Book Review: THE SHAMBLING GUIDE TO NEW YORK CITY by Mur Lafferty

All Zoe Norris wants is a job and a chance to start over again. When she stumbles across an opportunity as a travel book editor in New York City, she thinks she’s found the perfect chance. The only problem? She’s human.

Her boss is a vampire, her favorite co-worker is a water sprite, an incubus wants nothing more than to seduce her (putting a whole new spin on ‘not dating at work’), and then there’s the zombies who really are nice guys as long as they’ve had their daily brains.  Despite all their differences, it’s up to Zoe to bring them all together to write a guide book for the undead and on time.

To be honest, it’s not really all that different from a normal day job.

The Shambling Guide to New York City comes to us from Mur Lafferty, host of the popular podcast, ‘I Should Be Writing’. Over the past few years, I’ve listened to her lay out the struggles and triumphs of her writing career. As a writer myself, it’s always comforting to know there are others feeling the same way that I do, which makes seeing her book all that much more sweet.

(Editor’s note: Congratulations to Mur for winning the John W. Campbell Award for Best New Writer! )

Lafferty has done a great job in constructing her version of New York City. The world of the coterie (the term ‘monster’ is offensive, thank you very much) is complex and ancient. It has its own set of currencies, means of travel, and the dining establishments are to die for (in some cases, literally). It also brushes alongside the world of humans in a remarkably believable way. The book Zoe is tasked with aims to help coterie visitors to the city navigate the border between the two worlds.

Zoe is a different type of heroine.  She doesn’t wield magical powers or carry a gun with silver bullets.  About all she has is her notebook and mind and that’s generally enough.  She’s smart and confident, traits that serve her well as she adapts to the strange new world, and her sass lets her keep right up with co-workers no matter their strange habits, quirks, or diets. Her headstrong nature allows her to ask questions and when she doesn’t get the answer she wants, delve deeper into what is happening around her.  Unfortunately, this sometimes takes her places she’d never expected and often isn’t prepared for.

But things take a twist when the new HR director arrives – a construct along the lines of Frankenstein, only with the head of one of Zoe’s ex-boyfriends. And he’s determined to make sure Zoe doesn’t last long at her new job. Then things start getting weird. Or weirder. Either way, Zoe has to tip-toe the line between the coterie and humans as it starts falling apart all around her.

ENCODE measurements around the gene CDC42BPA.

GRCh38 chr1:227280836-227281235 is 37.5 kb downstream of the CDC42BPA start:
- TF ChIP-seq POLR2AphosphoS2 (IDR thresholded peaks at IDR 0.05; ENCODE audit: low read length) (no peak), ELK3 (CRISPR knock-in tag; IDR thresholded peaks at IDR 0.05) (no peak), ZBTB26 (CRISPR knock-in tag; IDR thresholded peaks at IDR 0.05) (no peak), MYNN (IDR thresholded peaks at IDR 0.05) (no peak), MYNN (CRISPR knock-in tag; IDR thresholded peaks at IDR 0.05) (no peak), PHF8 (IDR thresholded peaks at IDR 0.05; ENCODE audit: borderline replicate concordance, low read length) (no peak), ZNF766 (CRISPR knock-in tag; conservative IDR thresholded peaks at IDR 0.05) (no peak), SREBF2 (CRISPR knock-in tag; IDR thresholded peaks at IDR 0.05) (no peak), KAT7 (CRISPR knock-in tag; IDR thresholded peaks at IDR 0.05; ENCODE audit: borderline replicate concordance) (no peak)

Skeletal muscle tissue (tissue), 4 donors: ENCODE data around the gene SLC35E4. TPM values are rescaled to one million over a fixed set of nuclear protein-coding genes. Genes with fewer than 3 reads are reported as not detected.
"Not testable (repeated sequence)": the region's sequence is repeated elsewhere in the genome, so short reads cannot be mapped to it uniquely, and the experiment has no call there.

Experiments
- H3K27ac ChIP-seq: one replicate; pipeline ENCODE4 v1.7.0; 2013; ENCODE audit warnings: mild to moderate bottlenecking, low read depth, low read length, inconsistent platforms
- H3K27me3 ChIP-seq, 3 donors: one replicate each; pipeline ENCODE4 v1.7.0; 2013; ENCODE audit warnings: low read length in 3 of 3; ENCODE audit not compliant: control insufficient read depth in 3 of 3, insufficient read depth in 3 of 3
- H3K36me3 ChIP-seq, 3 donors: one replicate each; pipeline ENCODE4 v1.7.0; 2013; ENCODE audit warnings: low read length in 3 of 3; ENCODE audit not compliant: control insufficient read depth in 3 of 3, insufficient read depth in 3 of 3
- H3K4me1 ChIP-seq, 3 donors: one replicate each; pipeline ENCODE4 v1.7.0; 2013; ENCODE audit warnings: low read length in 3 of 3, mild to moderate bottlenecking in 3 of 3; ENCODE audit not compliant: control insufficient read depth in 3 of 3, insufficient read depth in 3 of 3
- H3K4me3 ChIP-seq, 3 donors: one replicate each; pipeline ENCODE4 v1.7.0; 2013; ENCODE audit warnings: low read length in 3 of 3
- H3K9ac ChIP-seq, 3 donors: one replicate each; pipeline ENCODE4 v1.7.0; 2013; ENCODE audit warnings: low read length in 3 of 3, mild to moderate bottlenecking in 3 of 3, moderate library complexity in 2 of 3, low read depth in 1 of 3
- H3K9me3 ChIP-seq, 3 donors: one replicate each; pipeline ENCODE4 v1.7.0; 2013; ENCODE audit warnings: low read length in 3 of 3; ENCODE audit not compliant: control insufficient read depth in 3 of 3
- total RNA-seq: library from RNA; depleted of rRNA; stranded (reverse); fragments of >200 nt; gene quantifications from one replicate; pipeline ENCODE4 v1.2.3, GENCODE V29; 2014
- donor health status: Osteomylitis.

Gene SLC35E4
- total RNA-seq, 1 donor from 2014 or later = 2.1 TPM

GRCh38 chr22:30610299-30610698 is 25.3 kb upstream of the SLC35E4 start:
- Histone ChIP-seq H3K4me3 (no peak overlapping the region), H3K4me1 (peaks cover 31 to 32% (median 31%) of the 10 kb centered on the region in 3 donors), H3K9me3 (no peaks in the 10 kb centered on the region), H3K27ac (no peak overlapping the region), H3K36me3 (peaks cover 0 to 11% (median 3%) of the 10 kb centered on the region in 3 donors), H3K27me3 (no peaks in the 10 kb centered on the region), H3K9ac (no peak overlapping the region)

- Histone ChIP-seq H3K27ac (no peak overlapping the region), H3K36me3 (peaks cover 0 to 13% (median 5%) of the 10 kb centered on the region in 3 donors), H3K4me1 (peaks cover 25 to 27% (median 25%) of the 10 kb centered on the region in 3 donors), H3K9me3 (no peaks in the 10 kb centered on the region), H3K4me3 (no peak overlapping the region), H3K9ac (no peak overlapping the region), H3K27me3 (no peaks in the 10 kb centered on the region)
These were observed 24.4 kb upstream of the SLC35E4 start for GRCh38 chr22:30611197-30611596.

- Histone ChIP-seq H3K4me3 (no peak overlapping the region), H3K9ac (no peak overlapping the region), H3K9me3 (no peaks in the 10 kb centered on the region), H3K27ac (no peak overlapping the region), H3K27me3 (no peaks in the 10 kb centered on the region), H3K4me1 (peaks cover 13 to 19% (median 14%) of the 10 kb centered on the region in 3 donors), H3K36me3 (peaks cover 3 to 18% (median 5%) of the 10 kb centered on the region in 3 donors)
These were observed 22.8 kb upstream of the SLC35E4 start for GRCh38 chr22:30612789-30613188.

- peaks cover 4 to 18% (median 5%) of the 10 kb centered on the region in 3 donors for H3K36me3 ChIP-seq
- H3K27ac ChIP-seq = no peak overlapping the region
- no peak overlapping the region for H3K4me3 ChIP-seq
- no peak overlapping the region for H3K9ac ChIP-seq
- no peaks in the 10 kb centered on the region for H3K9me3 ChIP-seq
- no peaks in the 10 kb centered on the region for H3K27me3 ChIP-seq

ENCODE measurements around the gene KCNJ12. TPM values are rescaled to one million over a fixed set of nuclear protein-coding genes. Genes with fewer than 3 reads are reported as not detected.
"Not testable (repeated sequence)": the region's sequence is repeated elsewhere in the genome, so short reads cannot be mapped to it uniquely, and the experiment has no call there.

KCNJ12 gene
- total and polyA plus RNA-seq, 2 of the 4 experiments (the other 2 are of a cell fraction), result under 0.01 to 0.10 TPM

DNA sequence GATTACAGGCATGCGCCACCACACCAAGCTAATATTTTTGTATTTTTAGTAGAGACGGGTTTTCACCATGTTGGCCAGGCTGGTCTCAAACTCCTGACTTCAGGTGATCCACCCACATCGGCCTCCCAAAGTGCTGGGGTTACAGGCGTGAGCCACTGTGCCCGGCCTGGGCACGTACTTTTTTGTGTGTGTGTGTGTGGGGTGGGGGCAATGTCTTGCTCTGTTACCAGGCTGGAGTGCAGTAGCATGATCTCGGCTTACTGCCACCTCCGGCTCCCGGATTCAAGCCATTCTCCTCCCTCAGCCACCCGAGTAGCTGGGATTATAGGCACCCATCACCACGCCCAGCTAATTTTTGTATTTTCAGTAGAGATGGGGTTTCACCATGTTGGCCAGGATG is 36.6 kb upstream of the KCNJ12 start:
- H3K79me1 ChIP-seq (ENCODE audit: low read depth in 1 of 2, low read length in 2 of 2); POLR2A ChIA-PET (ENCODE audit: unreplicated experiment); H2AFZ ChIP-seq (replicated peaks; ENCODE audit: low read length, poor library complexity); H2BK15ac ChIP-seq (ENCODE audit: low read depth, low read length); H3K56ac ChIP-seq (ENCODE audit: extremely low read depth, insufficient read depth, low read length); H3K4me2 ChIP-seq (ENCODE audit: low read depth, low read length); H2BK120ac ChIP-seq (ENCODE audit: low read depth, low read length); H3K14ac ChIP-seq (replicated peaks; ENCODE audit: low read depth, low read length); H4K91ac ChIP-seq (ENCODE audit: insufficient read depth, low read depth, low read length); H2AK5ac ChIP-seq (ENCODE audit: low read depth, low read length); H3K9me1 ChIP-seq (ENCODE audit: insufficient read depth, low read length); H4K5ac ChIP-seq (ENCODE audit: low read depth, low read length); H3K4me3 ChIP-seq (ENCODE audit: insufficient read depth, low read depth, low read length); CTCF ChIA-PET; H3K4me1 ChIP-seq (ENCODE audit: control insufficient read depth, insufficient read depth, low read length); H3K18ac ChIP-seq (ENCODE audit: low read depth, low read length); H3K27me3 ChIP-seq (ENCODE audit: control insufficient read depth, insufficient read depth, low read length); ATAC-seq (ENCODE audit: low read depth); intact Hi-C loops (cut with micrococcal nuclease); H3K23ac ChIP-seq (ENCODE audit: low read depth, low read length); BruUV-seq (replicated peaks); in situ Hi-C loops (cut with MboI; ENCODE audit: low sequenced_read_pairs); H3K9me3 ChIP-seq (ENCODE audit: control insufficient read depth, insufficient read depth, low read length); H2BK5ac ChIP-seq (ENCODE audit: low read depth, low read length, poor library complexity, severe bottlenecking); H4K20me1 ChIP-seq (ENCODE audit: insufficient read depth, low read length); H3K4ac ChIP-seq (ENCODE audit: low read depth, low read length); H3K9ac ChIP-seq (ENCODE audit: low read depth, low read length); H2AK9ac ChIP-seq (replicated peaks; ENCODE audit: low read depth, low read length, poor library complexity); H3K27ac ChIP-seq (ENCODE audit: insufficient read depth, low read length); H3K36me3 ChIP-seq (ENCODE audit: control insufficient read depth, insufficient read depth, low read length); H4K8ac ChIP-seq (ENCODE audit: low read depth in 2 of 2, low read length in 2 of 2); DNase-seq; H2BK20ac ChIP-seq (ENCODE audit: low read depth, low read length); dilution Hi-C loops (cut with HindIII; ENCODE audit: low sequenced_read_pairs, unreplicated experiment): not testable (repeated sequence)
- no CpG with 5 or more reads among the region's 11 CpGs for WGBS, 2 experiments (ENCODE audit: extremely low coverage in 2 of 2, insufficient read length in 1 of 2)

Funny and sometimes terrifying, The Shambling Guide to New York City is a great introduction to a new world that’s always existed around us.  Lafferty’s concept of a travel book between the undead and the living is a one of those ideas that makes writers kick themselves for not having thought of it earlier.

So if you’re looking for a new type of  urban fantasy, a great new heroine, and a fun supporting cast, grab a copy.  A fast paced story, it can easily be finished in a weekend sitting.

Author: Mur Lafferty

Links: Amazon, Barnes and Noble, Indiebound, Audible

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Matt Hughes
Contributor

A freelance writer and full time Technology Lead at a private college, Matt Hughes holds a B.A. in English w/ Writing Emphasis & Africana Studies from Luther College. Matt writes a mix of Science-Fiction and Fantasy and is an alumni of Viable Paradise XIII. He is currently at work on a sci-fi thriller. He also writes a variety of non-fiction articles on technology, food and fitness, and health among other topics. When not at the keyboard, Matt spends his time running, gardening, or practicing martial arts. He lives in Northeast Iowa with his wife, a dog, and a cat. He keeps a blog.

One Response to “Book Review: THE SHAMBLING GUIDE TO NEW YORK CITY by Mur Lafferty”

  1. Yes, much congratulations to the author on her Campbell win.

    Nice review. The book is slightly out of line with what I normally read and I am not yet convinced I will give it a try, but this review certainly has me thinking more about it than any others I’ve read, so well done!

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